Book cover image for: Shaping the Upper Canadian Frontier: Environment, Society, and Culture in the Trent Valley

Shaping the Upper Canadian Frontier: Environment, Society, and Culture in the Trent Valley


Neil S. Forkey

$34.95 CAD / $39.95 USD (S)

179 pages, 14 illustrations

6 x 9 inches

978-1-55238-049-9 (Hardback)

978-1-55238-448-0 (Institutional PDF)

March 2003

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About the Book

Neil Forkey makes a significant contribution to the growing body of work on Canadian environmental history. Themes of ethnicity and environment in the Trent Valley are brought into wider perspective with comparisons to other areas of contemporary settlement throughout the British Empire and North America.

Forkey begins by placing his study within the literature of settler societies of Upper Canada and North America. The Trent Valley’s geography, prehistory, and Native peoples, the Huron and the Mississauga, are discussed alongside the Anglo-Celtic migrations and resettlement of the area. Careful attention is devoted to the life and nature writings of Catherine Parr Traill. Her descriptions of life and environmental changes in the Valley point the way to a keener understanding of Canadian attitudes about the natural world during the nineteenth century.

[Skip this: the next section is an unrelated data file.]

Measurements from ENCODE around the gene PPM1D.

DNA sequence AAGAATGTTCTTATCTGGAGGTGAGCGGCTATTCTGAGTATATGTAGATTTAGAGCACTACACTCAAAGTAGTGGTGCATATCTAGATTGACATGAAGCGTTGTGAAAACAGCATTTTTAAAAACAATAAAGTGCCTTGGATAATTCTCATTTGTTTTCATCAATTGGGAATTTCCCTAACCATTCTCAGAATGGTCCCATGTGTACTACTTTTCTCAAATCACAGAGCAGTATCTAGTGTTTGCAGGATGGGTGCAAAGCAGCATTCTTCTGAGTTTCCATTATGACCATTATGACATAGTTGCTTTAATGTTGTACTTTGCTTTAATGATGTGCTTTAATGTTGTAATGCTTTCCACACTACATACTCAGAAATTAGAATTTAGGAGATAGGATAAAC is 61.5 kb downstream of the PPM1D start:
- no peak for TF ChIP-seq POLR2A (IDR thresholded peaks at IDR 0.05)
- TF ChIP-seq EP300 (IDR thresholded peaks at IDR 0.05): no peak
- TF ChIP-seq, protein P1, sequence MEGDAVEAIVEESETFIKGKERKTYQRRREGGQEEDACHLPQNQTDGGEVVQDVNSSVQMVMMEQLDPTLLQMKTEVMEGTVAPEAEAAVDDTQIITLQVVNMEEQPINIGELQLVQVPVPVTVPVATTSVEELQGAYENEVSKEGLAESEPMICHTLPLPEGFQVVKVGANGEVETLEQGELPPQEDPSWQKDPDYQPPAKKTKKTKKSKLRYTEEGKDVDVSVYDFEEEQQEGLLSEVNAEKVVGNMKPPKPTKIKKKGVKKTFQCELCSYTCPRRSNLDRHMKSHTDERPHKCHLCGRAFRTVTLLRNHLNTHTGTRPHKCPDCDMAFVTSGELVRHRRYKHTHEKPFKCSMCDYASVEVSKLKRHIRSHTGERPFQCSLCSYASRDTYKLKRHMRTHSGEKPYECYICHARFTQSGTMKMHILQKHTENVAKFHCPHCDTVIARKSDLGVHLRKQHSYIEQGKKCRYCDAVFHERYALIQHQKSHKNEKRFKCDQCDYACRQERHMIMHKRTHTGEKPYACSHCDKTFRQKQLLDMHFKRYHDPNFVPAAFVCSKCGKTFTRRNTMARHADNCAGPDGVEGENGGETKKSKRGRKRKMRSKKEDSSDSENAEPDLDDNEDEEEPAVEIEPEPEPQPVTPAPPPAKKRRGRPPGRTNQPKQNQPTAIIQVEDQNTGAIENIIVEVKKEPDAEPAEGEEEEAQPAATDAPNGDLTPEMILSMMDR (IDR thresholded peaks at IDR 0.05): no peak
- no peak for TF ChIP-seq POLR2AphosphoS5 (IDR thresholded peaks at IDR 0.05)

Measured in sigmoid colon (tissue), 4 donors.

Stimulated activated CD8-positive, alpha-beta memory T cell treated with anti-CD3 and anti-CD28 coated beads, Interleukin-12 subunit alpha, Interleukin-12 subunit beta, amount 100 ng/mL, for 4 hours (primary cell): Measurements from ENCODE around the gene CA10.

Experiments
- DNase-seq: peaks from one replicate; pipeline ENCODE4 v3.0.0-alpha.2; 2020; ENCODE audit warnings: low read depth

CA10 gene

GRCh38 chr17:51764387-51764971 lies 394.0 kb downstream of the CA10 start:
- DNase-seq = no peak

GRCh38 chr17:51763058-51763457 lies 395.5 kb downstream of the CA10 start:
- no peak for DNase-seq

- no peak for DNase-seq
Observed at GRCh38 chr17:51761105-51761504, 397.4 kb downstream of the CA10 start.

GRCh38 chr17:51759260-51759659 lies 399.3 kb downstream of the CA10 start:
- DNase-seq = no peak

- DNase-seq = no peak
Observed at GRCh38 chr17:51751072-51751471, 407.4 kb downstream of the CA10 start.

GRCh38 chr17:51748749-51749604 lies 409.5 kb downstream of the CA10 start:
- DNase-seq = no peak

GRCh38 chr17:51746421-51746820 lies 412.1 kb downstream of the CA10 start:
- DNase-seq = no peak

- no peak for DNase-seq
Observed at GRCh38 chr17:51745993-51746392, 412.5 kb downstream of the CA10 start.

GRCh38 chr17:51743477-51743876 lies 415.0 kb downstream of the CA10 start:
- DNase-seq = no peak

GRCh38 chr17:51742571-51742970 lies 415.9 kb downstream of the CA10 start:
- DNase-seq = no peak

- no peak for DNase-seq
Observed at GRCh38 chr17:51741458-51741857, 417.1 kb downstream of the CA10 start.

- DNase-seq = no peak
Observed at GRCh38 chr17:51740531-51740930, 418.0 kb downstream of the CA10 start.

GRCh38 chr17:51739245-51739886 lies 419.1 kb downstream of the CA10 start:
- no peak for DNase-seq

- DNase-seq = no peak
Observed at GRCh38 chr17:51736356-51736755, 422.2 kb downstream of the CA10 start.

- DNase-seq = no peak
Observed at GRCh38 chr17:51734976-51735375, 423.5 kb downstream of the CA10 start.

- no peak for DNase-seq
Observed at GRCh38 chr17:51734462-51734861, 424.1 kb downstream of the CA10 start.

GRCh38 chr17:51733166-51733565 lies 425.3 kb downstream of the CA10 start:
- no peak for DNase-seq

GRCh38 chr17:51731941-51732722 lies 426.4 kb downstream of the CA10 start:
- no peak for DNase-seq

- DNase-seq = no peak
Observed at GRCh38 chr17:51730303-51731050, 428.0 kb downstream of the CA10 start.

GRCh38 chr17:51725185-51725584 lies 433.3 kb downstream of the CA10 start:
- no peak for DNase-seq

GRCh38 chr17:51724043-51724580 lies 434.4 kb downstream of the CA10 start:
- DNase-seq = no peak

Shaping the Upper Canadian Frontier is the story of the Trent Valley during the nineteenth century, one of a settler society and a microcosm for wider human and environmental changes throughout North America.

Neil Forkey is Senior Lecturer in the Canadian Studies department at St. Lawrence University. He specializes in North American social and environmental history.

Praise for Shaping the Upper Canadian Frontier

A welcome and useful contribution to Canada’s environmental history.

—Graeme Wynn, Scientia Canadensis 

The book will have a lasting impact on Canadian historiography and the broader field of global environmental history.

—Richard Judd, University of Maine

Table of Contents
 

Part One: Foundations

Chapter 1: Introduction
Ecological Locale: The Trent Valley as a Living Place
Human Cultures: The Settlement and Resettlement of Trent Valley
Nature and National Narrative In Canada

Chapter 2: Changes in Mississauga Lands: Ecology and Economy, 1790s-1830s
Mississauga Lands
Resistance
Adaptation and Persistence
Towards Resettlement

Chapter 3: Creating New Home Places: Anglo-Celtic Migrants, 1820s-1850s
Ecological Locales: Ireland
Human Cultures: Ireland
Making a Home Place: Ecological Locales and Human Cultures of the Trent Valley

Part Two: Contexts

Chapter 4: Damning the Dam: Ecology and Community in Ops Township
"The Largest Mill-Dam in the World"
The Natural Setting
Second Nature: Toward a Home Place
Second Nature: The Pre-Industrial Context
Second Nature: The Trent Canal, Purdy’s Mill and Threats to Home Place
Crafting a Defense of Public Rights
Nature Responds
Conclusion

Chapter 5: The Road from Bobcaygeon: Lumber and Colonization, 1850s-1870s
The Natural Setting
Second Nature: Regional Expansion and the Lumberman’s Vision
Second Nature: The Settlers’ Reality
Local Knowledge: Road Construction and the Folly of Settlement
Postscript: Toward an Era of Conservation
Conclusion

Chapter 6: The Trent Valley Oracle: Catharine Parr Traill
Natural History: Catharine’s Early Years
Second Nature: Homing in the Backwoods
Second Nature: The "Canadian Gilbert White"

Chapter 7: Conclusion
Notes
Bibliography
Index